Board only needs to read Sea magazine

Water Ways
Honolulu Star Bulletin 03/16/02)
By Ray Pendleton

What features make up a first-rate recreational boating marina?

That's a big part of an issue that now confronts our state's Board of Land and Natural Resources and an ad hoc committee that has been formed to make recommendations on how best to develop the land surrounding the Ala Wai small boat harbor.

The BLNR is primarily interested in such development because it has rightly concluded that, as with nearly all such marinas in the world, the revenues from slip rentals aren't sufficient to properly manage and maintain them.

But with Hawaii's severe shortage of world-class boating facilities, good examples to draw from are more likely to be found elsewhere.

Coincidentally, Sea, a popular West Coast boating magazine, recently conducted a survey of 18 harbors between San Diego and Santa Barbara and graded them according to the availability of 25 features it considers most desirable to boaters.

The evaluation was primarily presented as a guide for boaters interested in cruising port to port on vacation, but perhaps it can have other uses for readers in Hawaii.

Heading the list is the ease of entry to the harbor and its docks, followed by nearby ocean access and the availability of a harbor master.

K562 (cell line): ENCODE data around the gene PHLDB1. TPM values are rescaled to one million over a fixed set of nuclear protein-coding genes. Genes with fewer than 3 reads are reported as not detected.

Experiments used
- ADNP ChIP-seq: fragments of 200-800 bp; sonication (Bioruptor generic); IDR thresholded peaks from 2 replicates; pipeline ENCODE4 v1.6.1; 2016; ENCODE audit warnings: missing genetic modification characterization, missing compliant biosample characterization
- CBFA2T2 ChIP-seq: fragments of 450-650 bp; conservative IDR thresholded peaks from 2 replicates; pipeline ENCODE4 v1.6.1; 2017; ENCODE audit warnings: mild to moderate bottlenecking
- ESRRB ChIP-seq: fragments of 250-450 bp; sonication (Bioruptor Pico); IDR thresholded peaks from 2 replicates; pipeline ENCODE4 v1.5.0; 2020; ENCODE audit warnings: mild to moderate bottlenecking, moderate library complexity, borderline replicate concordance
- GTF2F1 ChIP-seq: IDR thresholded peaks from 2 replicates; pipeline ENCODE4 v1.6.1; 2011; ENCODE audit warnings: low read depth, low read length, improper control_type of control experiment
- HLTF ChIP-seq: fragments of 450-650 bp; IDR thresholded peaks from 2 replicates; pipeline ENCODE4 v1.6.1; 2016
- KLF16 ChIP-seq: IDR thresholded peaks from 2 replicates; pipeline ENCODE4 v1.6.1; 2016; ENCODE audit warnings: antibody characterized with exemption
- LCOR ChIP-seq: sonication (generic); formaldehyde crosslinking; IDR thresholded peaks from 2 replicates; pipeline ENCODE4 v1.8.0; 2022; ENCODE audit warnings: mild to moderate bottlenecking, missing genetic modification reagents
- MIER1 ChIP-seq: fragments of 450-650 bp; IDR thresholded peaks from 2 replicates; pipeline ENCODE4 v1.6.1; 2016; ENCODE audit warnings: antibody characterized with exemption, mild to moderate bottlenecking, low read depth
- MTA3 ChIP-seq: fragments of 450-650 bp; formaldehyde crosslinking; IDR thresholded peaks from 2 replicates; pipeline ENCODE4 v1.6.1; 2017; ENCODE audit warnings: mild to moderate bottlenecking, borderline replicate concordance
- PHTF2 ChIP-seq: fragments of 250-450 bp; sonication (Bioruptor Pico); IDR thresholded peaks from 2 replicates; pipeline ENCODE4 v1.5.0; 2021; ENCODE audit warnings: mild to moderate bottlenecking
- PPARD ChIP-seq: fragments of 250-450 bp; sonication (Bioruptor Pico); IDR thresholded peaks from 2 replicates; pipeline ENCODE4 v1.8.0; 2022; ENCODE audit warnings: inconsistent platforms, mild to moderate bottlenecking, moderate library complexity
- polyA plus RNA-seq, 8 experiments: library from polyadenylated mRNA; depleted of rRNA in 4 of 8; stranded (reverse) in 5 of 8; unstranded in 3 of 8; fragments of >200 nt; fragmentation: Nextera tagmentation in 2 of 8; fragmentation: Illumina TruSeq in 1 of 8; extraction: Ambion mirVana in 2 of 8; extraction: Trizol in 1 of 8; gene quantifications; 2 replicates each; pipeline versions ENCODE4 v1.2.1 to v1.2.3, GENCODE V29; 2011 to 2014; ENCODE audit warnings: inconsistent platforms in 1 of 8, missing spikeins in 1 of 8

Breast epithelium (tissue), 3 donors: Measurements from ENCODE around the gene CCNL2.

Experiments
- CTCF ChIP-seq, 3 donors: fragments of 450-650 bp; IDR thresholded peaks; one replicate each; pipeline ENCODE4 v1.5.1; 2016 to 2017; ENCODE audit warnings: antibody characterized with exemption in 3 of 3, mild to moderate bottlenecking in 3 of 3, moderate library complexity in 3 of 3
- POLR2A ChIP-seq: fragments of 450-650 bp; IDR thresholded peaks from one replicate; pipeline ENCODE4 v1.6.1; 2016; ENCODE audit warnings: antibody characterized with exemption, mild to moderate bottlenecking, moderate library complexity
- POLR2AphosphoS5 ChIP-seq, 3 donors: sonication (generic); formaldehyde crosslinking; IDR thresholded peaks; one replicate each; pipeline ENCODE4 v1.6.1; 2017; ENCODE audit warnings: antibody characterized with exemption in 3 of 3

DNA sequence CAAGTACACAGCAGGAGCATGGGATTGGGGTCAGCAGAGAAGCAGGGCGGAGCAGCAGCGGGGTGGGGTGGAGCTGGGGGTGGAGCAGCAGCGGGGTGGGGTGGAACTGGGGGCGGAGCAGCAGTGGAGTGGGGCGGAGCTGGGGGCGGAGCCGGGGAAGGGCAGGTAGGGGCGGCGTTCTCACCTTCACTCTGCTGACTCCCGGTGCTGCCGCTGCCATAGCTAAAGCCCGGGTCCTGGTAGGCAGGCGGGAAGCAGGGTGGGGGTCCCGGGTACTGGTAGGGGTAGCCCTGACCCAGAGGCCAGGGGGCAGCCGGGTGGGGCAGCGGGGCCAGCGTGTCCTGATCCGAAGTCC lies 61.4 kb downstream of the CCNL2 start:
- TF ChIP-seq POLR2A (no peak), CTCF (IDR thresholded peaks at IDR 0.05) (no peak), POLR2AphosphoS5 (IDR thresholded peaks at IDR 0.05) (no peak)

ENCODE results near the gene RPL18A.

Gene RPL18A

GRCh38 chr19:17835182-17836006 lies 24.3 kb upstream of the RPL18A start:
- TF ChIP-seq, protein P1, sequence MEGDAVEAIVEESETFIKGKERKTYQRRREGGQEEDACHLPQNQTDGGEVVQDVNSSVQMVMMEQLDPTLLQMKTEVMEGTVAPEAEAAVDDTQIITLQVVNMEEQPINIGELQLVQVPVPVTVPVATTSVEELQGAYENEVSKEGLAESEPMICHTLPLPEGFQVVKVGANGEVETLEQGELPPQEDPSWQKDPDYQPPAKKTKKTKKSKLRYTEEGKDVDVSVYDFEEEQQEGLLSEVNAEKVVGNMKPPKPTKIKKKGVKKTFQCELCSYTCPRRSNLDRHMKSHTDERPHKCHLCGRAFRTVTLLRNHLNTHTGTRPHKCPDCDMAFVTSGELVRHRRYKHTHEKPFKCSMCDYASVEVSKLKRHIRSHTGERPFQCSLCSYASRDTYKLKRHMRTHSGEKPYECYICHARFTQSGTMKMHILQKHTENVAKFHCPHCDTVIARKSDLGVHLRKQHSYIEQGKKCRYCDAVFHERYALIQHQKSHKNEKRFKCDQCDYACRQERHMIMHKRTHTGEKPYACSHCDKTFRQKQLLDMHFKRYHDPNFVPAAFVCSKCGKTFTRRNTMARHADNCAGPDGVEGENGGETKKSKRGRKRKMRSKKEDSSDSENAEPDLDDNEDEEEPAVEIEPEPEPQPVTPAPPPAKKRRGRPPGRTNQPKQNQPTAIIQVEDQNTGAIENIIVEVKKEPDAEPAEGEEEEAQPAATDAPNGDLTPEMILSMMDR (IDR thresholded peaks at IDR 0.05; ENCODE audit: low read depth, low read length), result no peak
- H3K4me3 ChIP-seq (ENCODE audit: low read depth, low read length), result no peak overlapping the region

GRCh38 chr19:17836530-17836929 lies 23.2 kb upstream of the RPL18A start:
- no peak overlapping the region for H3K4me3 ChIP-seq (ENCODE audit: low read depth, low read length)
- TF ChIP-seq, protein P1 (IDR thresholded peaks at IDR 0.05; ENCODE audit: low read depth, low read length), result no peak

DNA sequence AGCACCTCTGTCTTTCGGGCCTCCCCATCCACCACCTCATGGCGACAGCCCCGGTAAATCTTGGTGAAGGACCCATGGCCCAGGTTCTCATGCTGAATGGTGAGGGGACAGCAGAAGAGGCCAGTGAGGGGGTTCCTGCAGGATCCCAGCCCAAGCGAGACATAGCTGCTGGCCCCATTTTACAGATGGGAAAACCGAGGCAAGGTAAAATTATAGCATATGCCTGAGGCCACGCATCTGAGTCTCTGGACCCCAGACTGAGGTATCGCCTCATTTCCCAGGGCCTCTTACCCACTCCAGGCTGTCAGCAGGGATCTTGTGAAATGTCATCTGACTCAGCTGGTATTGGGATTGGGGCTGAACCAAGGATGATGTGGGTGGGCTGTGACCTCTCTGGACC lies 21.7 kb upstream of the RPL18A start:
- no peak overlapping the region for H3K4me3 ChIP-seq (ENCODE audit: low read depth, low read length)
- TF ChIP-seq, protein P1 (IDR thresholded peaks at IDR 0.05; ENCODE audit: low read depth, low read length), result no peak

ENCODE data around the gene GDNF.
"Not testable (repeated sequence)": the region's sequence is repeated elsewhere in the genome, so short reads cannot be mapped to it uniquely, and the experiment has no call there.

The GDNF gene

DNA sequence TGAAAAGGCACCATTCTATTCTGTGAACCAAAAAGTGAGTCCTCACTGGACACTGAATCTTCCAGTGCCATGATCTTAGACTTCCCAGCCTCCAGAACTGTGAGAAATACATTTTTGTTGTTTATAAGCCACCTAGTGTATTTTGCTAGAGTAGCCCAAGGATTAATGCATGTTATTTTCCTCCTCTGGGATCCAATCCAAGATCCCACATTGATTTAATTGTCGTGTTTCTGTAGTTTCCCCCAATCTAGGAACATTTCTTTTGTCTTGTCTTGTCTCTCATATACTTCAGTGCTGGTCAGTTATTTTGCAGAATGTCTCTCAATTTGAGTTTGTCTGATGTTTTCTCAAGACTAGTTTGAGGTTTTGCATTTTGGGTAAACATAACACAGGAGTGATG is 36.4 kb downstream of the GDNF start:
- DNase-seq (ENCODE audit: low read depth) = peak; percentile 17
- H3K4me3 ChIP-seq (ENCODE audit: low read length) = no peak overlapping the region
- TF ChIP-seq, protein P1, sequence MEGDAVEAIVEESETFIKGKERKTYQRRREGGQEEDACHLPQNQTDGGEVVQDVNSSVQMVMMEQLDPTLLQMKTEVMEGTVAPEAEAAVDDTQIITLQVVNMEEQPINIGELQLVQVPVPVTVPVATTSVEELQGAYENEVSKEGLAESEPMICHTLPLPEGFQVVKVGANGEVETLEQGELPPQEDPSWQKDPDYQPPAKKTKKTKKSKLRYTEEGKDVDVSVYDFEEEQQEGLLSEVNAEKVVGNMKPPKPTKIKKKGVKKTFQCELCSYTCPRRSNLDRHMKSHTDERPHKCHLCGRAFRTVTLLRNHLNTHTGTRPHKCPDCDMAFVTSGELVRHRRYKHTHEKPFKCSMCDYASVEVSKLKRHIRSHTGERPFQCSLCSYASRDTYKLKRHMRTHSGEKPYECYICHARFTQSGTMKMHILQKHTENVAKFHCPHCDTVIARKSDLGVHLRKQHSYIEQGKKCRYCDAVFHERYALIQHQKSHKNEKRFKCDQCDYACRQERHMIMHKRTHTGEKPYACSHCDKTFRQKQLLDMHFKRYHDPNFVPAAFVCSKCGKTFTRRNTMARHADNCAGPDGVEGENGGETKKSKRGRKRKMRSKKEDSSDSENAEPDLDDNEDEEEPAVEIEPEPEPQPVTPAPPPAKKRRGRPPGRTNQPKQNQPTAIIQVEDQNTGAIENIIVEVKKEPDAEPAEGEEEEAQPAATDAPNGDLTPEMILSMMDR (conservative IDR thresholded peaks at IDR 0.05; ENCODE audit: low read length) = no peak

A fuel dock, available propane, a holding tank pump-out station, a grocery and convenience store and even a cyber-cafe made the list, along with anchoring, mooring and slip availability.

Under the heading of facility, Sea listed numerous creature comforts such as utility hook-ups, restrooms, showers, laundry, parking, security and something not often given high marks by visitors to our state's marinas, friendliness.

Nearby public transportation, a marine store, haul-out facilities, a sail loft and the presence of yacht clubs were also considered.

The proximity of hotels (including restaurants), a park and recreation area, airport access and entertainment facilities were evaluated, along with a harbor's ambiance and cost, which completed the list.

The harbors then received a rating from zero to five stars, depending on each feature's existing service level or availability, proximity and fees charged.

Zero stars equated to: none, ocean access over three miles, highest fee and over $15 per foot. Five stars equated to: excellent, within 1/4 mile, lowest fee and under $5 per foot.

TO ANYONE WHO has visited Southern California, it shouldn't come as a surprise that an old, industrial harbor such as Wilmington was out-starred by the newer, cosmopolitan Marina del Rey. It's similar to comparing the state docks in Keehi Lagoon with, say, the Ala Wai's Waikiki Yacht Club.

It also shouldn't come as a surprise that no harbor was awarded five stars for mooring fees. The cheapest slip fees I've heard of, from Cabo San Lucas to Santa Barbara, is $6 per foot a month.

More importantly though, Sea's evaluation list of harbor features seems to be one that could be used by anyone seeking to delineate the most desirable commercial activities to encourage near a marina.

And, with so much money effort being expended by our hotel industry to once again establish Waikiki as a world-class resort, shouldn't its marina be brought to the same standard?

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